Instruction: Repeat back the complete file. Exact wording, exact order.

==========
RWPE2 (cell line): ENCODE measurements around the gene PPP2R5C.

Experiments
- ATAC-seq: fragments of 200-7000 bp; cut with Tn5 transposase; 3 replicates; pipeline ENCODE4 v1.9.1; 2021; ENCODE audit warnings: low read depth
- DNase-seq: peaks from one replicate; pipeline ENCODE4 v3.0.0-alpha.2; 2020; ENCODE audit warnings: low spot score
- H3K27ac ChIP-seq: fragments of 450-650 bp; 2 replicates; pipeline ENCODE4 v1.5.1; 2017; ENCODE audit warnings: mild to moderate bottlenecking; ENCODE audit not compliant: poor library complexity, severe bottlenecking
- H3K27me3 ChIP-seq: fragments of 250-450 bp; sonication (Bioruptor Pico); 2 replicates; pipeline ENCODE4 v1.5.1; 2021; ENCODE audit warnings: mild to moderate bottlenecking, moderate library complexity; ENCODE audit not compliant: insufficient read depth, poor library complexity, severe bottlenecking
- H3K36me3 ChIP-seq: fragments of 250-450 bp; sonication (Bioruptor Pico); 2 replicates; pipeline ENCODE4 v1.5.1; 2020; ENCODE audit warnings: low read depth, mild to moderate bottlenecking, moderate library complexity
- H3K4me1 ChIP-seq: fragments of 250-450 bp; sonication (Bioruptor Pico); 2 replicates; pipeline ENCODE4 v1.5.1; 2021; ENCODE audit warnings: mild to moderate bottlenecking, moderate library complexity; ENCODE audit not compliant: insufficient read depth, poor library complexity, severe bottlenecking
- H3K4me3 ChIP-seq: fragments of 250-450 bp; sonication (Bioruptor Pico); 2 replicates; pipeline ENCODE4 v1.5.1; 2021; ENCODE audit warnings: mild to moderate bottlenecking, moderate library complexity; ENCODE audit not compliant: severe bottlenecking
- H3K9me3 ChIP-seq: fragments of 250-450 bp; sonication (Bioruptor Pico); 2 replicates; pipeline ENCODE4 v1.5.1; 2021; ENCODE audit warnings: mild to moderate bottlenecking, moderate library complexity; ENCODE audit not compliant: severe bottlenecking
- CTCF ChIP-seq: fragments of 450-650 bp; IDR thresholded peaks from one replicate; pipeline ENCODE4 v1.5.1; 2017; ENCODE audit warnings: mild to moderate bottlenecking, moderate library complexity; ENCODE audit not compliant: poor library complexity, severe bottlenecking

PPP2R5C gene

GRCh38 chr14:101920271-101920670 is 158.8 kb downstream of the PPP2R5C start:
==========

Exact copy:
RWPE2 (cell line): ENCODE measurements around the gene PPP2R5C.

Experiments
- ATAC-seq: fragments of 200-7000 bp; cut with Tn5 transposase; 3 replicates; pipeline ENCODE4 v1.9.1; 2021; ENCODE audit warnings: low read depth
- DNase-seq: peaks from one replicate; pipeline ENCODE4 v3.0.0-alpha.2; 2020; ENCODE audit warnings: low spot score
- H3K27ac ChIP-seq: fragments of 450-650 bp; 2 replicates; pipeline ENCODE4 v1.5.1; 2017; ENCODE audit warnings: mild to moderate bottlenecking; ENCODE audit not compliant: poor library complexity, severe bottlenecking
- H3K27me3 ChIP-seq: fragments of 250-450 bp; sonication (Bioruptor Pico); 2 replicates; pipeline ENCODE4 v1.5.1; 2021; ENCODE audit warnings: mild to moderate bottlenecking, moderate library complexity; ENCODE audit not compliant: insufficient read depth, poor library complexity, severe bottlenecking
- H3K36me3 ChIP-seq: fragments of 250-450 bp; sonication (Bioruptor Pico); 2 replicates; pipeline ENCODE4 v1.5.1; 2020; ENCODE audit warnings: low read depth, mild to moderate bottlenecking, moderate library complexity
- H3K4me1 ChIP-seq: fragments of 250-450 bp; sonication (Bioruptor Pico); 2 replicates; pipeline ENCODE4 v1.5.1; 2021; ENCODE audit warnings: mild to moderate bottlenecking, moderate library complexity; ENCODE audit not compliant: insufficient read depth, poor library complexity, severe bottlenecking
- H3K4me3 ChIP-seq: fragments of 250-450 bp; sonication (Bioruptor Pico); 2 replicates; pipeline ENCODE4 v1.5.1; 2021; ENCODE audit warnings: mild to moderate bottlenecking, moderate library complexity; ENCODE audit not compliant: severe bottlenecking
- H3K9me3 ChIP-seq: fragments of 250-450 bp; sonication (Bioruptor Pico); 2 replicates; pipeline ENCODE4 v1.5.1; 2021; ENCODE audit warnings: mild to moderate bottlenecking, moderate library complexity; ENCODE audit not compliant: severe bottlenecking
- CTCF ChIP-seq: fragments of 450-650 bp; IDR thresholded peaks from one replicate; pipeline ENCODE4 v1.5.1; 2017; ENCODE audit warnings: mild to moderate bottlenecking, moderate library complexity; ENCODE audit not compliant: poor library complexity, severe bottlenecking

PPP2R5C gene

GRCh38 chr14:101920271-101920670 is 158.8 kb downstream of the PPP2R5C start: